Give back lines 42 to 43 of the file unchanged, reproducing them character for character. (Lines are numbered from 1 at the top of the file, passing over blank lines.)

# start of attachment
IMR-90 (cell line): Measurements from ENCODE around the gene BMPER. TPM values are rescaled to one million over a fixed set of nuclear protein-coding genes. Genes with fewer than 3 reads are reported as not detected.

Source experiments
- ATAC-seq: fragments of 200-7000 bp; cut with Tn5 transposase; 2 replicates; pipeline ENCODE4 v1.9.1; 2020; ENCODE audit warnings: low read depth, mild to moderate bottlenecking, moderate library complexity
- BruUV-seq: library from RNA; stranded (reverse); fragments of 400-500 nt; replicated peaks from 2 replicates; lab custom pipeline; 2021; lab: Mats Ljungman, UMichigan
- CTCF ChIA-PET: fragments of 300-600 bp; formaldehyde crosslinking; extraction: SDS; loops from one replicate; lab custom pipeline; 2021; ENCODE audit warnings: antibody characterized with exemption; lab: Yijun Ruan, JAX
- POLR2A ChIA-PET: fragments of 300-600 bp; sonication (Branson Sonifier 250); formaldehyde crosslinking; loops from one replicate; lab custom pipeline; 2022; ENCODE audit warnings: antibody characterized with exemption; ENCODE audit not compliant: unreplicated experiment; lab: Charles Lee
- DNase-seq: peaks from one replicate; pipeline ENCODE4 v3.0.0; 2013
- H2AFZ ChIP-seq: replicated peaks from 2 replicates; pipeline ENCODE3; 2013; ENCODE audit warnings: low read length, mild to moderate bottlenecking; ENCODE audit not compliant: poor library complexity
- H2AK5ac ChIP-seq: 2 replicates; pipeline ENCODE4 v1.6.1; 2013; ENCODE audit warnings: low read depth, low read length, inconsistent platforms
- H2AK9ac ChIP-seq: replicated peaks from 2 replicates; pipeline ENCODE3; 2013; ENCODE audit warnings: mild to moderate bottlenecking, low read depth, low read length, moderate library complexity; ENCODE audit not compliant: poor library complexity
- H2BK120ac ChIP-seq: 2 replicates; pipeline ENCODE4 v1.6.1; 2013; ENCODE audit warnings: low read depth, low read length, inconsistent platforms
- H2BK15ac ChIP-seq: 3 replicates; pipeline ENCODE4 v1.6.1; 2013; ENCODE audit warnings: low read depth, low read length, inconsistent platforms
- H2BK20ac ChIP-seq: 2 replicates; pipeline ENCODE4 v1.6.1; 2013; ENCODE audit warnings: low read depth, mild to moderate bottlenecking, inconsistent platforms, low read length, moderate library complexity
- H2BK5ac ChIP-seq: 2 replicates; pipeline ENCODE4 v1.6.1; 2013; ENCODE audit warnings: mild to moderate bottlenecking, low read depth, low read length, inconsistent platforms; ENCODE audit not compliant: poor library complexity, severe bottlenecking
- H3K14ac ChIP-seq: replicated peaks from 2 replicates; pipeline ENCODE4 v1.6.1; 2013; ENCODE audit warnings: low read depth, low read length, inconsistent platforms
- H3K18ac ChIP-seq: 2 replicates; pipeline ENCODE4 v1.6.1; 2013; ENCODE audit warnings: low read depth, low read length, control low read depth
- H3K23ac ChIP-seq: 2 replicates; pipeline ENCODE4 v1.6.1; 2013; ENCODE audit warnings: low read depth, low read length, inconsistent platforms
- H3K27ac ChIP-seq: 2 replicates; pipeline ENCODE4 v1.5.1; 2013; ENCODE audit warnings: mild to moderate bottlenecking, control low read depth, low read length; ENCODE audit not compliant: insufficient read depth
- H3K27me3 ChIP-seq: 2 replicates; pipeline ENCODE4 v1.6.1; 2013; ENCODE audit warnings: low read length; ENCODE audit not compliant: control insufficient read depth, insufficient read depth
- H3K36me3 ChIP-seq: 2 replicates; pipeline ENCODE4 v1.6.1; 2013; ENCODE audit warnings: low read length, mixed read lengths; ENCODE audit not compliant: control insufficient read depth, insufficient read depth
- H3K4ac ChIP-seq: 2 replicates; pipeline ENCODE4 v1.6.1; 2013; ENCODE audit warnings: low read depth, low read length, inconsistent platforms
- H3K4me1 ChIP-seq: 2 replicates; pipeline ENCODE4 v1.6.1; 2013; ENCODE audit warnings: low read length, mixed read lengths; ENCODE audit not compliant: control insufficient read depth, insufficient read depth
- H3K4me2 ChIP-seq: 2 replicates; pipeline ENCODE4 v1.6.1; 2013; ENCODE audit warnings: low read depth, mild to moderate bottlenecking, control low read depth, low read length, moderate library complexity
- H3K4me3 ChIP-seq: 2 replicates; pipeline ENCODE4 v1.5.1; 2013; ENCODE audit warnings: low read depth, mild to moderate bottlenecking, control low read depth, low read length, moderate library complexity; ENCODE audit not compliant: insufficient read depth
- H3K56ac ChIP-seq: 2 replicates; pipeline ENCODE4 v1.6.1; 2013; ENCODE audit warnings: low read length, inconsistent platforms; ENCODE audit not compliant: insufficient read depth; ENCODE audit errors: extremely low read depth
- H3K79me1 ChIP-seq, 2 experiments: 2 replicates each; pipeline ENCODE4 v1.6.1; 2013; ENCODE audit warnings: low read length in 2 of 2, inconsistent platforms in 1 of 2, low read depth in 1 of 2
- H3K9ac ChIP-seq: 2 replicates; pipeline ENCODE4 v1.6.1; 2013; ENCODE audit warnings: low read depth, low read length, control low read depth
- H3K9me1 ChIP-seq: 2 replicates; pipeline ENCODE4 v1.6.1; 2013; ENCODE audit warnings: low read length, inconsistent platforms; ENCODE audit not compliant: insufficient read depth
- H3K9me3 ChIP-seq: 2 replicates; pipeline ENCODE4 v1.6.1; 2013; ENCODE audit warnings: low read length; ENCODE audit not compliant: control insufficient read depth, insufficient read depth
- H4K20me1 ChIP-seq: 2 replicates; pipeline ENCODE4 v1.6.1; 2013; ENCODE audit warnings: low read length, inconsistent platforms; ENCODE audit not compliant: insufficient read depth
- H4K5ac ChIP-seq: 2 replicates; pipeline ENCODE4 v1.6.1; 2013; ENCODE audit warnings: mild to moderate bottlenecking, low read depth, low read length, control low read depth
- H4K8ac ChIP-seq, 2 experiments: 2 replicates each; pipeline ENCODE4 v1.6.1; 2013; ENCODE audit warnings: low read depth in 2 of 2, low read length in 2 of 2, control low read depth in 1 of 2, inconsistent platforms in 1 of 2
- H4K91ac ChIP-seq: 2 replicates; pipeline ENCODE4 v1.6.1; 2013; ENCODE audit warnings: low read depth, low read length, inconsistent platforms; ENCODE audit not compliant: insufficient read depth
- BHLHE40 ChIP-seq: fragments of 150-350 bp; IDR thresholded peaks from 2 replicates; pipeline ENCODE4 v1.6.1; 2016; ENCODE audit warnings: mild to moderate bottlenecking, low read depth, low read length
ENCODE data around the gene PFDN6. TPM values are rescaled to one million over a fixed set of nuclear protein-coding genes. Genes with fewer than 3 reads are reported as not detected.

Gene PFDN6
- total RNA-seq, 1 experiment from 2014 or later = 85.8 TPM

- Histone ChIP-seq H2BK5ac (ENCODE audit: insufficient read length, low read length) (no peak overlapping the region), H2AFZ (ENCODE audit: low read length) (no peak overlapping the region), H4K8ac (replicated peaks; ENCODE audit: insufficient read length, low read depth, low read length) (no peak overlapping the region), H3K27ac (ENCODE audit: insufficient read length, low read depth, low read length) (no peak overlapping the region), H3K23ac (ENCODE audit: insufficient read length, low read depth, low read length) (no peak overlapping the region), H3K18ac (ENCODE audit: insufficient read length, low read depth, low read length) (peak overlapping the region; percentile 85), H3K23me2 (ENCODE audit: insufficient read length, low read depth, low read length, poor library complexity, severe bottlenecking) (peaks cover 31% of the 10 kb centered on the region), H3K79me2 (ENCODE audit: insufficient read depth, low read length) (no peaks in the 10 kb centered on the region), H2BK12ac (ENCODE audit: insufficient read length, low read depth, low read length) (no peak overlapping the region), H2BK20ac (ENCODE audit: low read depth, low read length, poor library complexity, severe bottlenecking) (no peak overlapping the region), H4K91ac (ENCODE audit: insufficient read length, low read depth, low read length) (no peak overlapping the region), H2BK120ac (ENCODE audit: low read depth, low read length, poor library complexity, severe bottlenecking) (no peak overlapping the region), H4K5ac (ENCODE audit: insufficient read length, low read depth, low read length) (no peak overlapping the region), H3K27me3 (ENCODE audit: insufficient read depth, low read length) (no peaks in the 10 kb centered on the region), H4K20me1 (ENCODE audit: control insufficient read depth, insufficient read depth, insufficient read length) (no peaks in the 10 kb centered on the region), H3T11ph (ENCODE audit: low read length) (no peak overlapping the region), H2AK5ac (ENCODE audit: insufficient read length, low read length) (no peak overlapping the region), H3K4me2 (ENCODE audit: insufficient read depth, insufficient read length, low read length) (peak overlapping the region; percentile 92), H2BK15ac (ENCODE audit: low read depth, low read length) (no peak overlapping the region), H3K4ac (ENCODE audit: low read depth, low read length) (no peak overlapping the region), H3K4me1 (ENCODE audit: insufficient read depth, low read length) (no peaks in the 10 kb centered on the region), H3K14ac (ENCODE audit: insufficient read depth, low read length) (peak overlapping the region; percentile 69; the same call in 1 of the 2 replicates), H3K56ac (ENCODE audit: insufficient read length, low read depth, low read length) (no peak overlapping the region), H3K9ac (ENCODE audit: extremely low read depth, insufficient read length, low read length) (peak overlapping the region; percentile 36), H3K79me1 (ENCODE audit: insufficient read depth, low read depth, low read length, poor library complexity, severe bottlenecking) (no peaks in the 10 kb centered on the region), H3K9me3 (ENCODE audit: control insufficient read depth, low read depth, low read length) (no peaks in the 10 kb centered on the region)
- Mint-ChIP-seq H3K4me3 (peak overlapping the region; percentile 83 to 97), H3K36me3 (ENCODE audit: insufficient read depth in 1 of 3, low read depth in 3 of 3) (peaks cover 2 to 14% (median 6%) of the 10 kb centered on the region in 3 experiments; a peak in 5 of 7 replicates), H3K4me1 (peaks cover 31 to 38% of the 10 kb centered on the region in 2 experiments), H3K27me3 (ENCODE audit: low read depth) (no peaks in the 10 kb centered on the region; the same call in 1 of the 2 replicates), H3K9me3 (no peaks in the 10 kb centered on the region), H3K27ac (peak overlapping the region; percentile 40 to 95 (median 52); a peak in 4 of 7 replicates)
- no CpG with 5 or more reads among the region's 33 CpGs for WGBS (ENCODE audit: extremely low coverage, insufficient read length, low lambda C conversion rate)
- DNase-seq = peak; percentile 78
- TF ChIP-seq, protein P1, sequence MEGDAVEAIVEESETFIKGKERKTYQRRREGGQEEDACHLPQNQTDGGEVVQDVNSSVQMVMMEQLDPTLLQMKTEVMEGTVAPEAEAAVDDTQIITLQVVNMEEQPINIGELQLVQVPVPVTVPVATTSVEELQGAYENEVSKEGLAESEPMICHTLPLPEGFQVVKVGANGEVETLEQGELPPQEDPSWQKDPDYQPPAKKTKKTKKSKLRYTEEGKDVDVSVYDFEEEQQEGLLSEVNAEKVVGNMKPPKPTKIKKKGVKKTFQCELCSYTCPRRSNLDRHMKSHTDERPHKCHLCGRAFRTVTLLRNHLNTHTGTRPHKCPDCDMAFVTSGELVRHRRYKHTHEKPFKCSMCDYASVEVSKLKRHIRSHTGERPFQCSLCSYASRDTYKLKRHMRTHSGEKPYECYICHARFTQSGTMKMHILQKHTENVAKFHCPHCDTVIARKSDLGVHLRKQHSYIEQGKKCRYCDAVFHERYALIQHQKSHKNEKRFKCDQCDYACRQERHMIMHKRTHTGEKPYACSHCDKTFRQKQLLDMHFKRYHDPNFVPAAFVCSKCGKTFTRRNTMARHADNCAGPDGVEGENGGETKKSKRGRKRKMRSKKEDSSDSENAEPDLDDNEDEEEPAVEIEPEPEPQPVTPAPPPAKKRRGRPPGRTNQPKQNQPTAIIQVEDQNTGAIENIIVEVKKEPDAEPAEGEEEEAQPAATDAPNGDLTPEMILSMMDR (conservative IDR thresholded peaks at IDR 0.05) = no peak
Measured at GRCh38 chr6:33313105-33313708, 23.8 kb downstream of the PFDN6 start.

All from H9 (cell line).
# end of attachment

- TF ChIP-seq, protein P1, sequence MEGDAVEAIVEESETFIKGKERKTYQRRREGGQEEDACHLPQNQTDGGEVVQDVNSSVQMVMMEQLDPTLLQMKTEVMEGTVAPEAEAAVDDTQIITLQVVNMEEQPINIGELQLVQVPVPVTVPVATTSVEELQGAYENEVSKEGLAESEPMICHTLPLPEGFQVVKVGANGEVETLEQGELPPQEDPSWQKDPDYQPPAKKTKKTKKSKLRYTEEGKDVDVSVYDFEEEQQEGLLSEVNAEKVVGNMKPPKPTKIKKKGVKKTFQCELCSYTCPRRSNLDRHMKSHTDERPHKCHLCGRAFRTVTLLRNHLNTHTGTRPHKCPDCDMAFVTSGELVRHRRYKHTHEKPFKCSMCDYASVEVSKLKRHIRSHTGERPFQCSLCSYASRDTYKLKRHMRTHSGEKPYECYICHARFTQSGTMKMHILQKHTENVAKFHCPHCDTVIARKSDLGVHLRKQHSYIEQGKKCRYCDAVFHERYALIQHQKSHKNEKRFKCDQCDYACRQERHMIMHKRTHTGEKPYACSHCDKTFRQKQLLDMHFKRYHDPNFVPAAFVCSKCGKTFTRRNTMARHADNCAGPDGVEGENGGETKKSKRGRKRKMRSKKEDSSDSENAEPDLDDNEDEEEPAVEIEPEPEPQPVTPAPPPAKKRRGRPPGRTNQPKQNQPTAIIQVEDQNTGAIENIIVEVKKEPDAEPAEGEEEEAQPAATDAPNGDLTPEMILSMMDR (conservative IDR thresholded peaks at IDR 0.05) = no peak
Measured at GRCh38 chr6:33313105-33313708, 23.8 kb downstream of the PFDN6 start.